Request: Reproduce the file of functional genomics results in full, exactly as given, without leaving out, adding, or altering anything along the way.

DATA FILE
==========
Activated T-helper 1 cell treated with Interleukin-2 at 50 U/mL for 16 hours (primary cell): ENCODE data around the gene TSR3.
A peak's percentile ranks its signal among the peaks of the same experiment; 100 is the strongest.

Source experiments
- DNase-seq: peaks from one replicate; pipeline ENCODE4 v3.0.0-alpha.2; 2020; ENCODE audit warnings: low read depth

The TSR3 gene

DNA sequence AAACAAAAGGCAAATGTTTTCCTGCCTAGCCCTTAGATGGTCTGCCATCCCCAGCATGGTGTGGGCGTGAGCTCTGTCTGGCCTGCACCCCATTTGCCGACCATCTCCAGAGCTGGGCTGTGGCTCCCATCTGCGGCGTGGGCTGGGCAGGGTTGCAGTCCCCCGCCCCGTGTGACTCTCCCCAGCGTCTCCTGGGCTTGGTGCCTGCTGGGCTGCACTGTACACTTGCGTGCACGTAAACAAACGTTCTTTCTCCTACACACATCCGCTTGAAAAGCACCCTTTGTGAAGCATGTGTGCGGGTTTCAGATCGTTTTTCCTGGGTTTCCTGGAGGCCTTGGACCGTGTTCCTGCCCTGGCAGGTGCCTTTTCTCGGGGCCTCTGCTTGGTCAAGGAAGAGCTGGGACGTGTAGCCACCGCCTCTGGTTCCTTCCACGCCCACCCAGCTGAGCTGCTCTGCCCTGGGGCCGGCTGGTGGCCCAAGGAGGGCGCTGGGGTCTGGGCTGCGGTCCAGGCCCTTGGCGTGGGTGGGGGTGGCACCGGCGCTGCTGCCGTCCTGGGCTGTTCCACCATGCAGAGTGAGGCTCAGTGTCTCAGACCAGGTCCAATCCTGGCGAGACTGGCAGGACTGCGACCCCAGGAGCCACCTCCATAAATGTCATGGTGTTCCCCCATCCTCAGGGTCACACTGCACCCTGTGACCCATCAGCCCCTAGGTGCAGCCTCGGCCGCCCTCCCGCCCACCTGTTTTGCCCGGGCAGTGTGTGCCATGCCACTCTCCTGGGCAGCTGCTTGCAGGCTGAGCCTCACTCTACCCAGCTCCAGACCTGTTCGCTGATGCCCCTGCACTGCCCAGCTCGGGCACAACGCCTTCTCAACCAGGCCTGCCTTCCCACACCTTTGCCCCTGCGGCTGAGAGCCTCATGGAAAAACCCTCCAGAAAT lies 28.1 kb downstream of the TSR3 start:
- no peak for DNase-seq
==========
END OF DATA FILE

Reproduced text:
Activated T-helper 1 cell treated with Interleukin-2 at 50 U/mL for 16 hours (primary cell): ENCODE data around the gene TSR3.
A peak's percentile ranks its signal among the peaks of the same experiment; 100 is the strongest.

Source experiments
- DNase-seq: peaks from one replicate; pipeline ENCODE4 v3.0.0-alpha.2; 2020; ENCODE audit warnings: low read depth

The TSR3 gene

DNA sequence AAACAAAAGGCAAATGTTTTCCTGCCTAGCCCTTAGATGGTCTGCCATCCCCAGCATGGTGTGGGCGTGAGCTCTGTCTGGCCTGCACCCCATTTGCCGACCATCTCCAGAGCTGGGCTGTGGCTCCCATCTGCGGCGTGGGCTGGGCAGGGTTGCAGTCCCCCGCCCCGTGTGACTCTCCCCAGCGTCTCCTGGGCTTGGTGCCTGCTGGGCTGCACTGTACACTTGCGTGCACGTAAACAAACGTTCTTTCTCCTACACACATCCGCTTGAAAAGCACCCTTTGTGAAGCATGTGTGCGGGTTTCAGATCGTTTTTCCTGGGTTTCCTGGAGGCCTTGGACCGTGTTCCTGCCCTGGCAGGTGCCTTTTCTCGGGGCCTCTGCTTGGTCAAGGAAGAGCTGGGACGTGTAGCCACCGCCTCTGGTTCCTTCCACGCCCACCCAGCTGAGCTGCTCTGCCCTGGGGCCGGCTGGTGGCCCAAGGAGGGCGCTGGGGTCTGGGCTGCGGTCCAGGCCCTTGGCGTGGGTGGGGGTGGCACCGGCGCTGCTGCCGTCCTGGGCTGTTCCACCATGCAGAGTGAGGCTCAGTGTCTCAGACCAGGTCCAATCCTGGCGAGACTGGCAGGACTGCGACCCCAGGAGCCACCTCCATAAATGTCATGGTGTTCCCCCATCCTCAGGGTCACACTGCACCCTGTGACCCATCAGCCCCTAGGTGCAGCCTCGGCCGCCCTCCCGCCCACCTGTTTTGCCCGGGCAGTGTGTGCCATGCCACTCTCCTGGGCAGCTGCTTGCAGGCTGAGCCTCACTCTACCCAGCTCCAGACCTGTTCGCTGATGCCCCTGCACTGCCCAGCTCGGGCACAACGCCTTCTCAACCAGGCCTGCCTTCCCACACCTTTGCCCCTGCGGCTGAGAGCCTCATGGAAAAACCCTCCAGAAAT lies 28.1 kb downstream of the TSR3 start:
- no peak for DNase-seq